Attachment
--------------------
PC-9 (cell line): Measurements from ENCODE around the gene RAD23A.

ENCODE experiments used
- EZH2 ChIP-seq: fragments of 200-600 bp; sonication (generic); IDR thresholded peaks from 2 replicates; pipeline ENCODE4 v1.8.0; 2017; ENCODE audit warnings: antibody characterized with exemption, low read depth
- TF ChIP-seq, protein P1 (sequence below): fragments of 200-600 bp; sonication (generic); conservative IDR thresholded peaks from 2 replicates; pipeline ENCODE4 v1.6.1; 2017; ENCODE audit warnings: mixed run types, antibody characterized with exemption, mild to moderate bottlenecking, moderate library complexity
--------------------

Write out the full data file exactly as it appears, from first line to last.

PC-9 (cell line): Measurements from ENCODE around the gene RAD23A.

ENCODE experiments used
- EZH2 ChIP-seq: fragments of 200-600 bp; sonication (generic); IDR thresholded peaks from 2 replicates; pipeline ENCODE4 v1.8.0; 2017; ENCODE audit warnings: antibody characterized with exemption, low read depth
- TF ChIP-seq, protein P1 (sequence below): fragments of 200-600 bp; sonication (generic); conservative IDR thresholded peaks from 2 replicates; pipeline ENCODE4 v1.6.1; 2017; ENCODE audit warnings: mixed run types, antibody characterized with exemption, mild to moderate bottlenecking, moderate library complexity